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Beginner's Guide To Git
For a more general guide, see this page.
For a cheat sheet, see this page.
Things to remember
- Keep work outside of
master. Work should take place in topic branches, and have a pull request made to bring it into RuneLite's
- Branch names are generally all-lowercase-with-dashes-between-words.
- Commit messages should use present-tense imperative verbs. (e.g. "change x to y", not "changed x to y").
Fork runelite if you haven't
Click the "fork" button in the upper right of the page. That will create a copy of the project, just for you, under your username.
Download your fork if you haven't
Execute, in the directory you want to work within:
git clone https://github.com/YOUR_USERNAME/runelite.git cd runelite/
That will create a "runelite" directory in
some/directory/. If you are using IntelliJ IDEA, follow this guide to get the project building.
upstream remote if you haven't
Execute, in the "runelite" directory you created earlier:
git remote add upstream https://github.com/runelite/runelite.git
That will add a remote (a place you can access that has a copy of the repository) to your local copy of RuneLite.
Update your local copy
If RuneLite updates, you can pull down the latest changes to your
master branch by running:
git pull upstream master
Which will get the latest copy of the code for RuneLite. Merge it into your own
master by running
git checkout master git merge upstream/master
If there are merge conflicts, consult the document linked above or ask on Discord.
Create a branch to work in
When you're ready to begin work on a new feature, pull down the latest copy of master as above and make sure you're in the
git checkout -b some-feature-branch-name
That command will branch (create a copy of the code at the current branch and give it a name) and checkout (switch to working on) a new feature branch for you to work in.
Change the active branch
git checkout some-branch-name
git branch -v
Delete a branch
git branch -d some-branch-name
If the command won't complete, and you are 100% certain you do not want that branch anymore, run:
git branch -D some-branch-name
To forcibly delete the branch.
To delete a branch on Github in your fork, run:
git push -d origin some-branch-name
Save your work
Once you've done some work in the current branch, you can run:
To check the status of the current branch. Files modified/added/removed will be in red, while files in the staging area in green.
Add a modified/added/removed file to the staging area
git add filename.extension git add * git add .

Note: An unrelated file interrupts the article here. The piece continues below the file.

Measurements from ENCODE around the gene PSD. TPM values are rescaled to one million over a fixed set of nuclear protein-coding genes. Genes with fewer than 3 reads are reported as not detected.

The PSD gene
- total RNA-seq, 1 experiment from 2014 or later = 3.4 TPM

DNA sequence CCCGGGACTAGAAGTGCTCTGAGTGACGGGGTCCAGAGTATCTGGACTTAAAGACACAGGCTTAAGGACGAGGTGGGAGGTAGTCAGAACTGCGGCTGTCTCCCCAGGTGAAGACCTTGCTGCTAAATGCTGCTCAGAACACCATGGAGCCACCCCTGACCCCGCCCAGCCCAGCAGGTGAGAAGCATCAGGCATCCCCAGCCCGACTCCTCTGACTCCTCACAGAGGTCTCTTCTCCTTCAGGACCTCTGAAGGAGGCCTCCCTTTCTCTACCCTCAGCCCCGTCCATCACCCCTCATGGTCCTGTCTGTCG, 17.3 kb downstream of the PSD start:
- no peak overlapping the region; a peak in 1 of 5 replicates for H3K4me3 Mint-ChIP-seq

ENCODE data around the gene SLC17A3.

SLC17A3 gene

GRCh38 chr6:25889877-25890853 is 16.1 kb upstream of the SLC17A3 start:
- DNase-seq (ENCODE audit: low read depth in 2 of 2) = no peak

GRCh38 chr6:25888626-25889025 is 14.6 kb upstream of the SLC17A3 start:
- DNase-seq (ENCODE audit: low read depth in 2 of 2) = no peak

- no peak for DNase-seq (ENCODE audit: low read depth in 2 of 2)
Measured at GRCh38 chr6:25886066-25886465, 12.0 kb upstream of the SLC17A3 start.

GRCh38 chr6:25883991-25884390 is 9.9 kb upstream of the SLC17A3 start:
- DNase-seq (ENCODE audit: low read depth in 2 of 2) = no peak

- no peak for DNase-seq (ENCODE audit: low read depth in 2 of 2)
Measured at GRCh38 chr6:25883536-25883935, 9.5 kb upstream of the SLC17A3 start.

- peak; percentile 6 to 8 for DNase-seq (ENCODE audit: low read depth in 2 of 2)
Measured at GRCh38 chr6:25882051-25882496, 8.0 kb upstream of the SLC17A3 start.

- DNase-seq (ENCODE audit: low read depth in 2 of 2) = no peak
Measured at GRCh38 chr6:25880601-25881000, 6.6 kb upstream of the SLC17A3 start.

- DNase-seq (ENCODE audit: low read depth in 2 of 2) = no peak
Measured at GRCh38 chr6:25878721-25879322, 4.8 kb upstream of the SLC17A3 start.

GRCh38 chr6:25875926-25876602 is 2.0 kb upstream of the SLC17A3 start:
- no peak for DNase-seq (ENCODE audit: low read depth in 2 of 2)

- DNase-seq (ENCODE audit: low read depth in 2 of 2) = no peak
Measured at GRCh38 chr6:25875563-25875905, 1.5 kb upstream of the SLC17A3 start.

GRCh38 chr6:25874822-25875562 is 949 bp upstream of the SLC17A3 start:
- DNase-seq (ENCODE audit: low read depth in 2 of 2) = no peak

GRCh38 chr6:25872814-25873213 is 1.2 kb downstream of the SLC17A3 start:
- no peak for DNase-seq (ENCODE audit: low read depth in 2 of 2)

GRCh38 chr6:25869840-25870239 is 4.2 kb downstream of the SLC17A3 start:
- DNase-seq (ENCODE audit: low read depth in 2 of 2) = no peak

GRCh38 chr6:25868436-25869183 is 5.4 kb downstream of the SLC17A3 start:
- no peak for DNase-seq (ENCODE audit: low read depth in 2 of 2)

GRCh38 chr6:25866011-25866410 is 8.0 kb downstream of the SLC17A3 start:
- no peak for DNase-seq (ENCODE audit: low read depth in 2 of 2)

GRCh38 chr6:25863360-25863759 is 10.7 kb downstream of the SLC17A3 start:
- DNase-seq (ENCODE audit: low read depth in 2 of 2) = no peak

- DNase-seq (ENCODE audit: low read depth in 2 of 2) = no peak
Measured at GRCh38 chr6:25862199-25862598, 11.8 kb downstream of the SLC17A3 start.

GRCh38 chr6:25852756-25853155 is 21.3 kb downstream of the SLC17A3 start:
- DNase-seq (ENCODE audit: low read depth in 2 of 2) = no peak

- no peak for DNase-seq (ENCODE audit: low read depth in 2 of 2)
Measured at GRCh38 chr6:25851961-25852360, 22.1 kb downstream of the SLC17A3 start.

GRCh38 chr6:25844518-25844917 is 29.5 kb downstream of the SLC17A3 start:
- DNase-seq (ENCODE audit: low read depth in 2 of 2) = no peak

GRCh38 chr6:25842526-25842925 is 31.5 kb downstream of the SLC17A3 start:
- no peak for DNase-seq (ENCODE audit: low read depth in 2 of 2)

When you commit, all staged files are added to a commit which contains all the differences between the files as they were before, and how they are with your changes. Any unstaged files will not have the differences saved.
Commit with a descriptive message saying what you did:
git commit will probably launch
vi, the visual editor. If you do not know how to use
vi, here is a very brief guide. Alternatively, you can run
git commit -m "commit message here" to write a commit message without entering the editor.
vi is a modal editor. By default, the editor is in command mode. If you try to type in it, it will almost certainly not do what you expect. To enter insert mode, which is not entirely unlike other text editor's default states, press
i. You will see the bottom line of text change to
Now that you are in insert mode, type your commit message. Traditionally, the first line is a brief summary of what changes you made, then an empty line, then some text describing the what, how, or why of your change. For example,
Clarified beginner's guide to git Added steps, separated sections, and added a section on vi. Unsure if the vi section is clear, or if it'll just be confusing. Some of the sections might be too technical or too high level; I added a link at the top to another guide if users find this one confusing.
While you are editing your message, the editor will add line breaks on its own. Let it. Once you are done, press escape to change back to command mode, then type
:wq and press enter to finish writing your commit message. Your code will be committed locally.
If you ever get lost in
vi and aren't sure what state you're in, press escape a bunch and then type
:q! and press enter to quit without saving. You will have to commit again to start the process once more.
Put your work online
To get your work back onto your Github, commit your work and run:
git push origin some-branch-name
Once your work is online, you can make a pull request to bring it back into RuneLite.